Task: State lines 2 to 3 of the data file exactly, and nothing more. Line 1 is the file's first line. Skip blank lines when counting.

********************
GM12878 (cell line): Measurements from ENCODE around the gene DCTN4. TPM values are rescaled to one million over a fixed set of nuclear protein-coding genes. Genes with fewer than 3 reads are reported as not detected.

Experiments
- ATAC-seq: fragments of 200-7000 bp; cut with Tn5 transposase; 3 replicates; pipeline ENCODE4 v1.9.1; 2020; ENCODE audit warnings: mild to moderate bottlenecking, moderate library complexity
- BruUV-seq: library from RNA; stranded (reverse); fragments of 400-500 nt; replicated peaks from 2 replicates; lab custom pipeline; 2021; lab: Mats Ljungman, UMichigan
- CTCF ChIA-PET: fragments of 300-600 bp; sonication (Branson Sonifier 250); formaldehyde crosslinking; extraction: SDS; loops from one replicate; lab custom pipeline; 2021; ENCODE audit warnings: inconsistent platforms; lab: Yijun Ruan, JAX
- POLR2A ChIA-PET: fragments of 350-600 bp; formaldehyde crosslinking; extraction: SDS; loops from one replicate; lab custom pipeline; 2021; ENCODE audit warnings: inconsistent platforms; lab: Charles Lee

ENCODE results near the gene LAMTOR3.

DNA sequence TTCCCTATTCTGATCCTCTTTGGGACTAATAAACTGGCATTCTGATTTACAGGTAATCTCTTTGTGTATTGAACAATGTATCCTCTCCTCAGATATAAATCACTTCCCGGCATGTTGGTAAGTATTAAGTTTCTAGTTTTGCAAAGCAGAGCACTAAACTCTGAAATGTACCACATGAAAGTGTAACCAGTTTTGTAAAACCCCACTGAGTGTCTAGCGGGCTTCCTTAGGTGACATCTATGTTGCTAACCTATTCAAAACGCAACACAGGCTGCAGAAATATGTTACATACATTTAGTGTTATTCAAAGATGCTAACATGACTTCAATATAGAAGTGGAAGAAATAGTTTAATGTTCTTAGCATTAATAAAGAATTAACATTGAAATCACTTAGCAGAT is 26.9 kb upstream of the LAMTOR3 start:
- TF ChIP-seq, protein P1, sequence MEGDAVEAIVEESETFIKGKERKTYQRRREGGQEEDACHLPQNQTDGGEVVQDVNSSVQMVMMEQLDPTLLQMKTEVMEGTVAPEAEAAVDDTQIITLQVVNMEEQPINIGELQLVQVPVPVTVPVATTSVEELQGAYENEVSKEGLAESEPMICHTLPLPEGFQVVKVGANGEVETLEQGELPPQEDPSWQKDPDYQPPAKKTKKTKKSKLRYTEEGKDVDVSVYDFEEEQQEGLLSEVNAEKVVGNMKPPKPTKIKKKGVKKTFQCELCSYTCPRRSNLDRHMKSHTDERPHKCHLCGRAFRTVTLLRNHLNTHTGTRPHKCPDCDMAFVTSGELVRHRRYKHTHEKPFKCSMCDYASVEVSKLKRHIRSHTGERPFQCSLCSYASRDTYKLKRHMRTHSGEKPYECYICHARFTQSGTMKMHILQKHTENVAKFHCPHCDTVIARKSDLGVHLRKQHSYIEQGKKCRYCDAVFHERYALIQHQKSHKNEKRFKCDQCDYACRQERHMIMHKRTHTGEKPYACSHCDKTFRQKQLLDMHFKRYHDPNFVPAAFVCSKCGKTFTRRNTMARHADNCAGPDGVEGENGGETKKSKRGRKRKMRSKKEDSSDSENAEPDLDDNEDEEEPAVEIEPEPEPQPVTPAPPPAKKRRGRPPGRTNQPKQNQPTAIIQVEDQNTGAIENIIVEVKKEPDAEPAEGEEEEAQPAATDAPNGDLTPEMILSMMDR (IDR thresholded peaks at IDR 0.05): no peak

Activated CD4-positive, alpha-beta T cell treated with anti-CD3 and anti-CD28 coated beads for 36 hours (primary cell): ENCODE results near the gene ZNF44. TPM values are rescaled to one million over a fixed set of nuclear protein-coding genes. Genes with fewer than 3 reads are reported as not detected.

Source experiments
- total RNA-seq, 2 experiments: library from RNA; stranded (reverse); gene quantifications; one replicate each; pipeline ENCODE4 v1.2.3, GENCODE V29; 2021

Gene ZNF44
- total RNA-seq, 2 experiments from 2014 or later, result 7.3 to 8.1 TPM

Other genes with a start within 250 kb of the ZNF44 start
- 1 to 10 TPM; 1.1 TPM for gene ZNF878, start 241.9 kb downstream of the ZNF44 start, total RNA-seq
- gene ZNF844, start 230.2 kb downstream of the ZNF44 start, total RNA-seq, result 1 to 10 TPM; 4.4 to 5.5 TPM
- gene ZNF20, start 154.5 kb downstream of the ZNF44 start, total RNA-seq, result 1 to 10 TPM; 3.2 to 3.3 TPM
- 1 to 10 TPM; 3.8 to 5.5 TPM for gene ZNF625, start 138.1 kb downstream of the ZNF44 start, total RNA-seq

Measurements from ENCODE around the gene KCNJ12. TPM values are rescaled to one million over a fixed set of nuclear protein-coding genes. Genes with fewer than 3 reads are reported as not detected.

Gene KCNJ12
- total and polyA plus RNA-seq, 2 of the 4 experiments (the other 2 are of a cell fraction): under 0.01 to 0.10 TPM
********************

Experiments
- ATAC-seq: fragments of 200-7000 bp; cut with Tn5 transposase; 3 replicates; pipeline ENCODE4 v1.9.1; 2020; ENCODE audit warnings: mild to moderate bottlenecking, moderate library complexity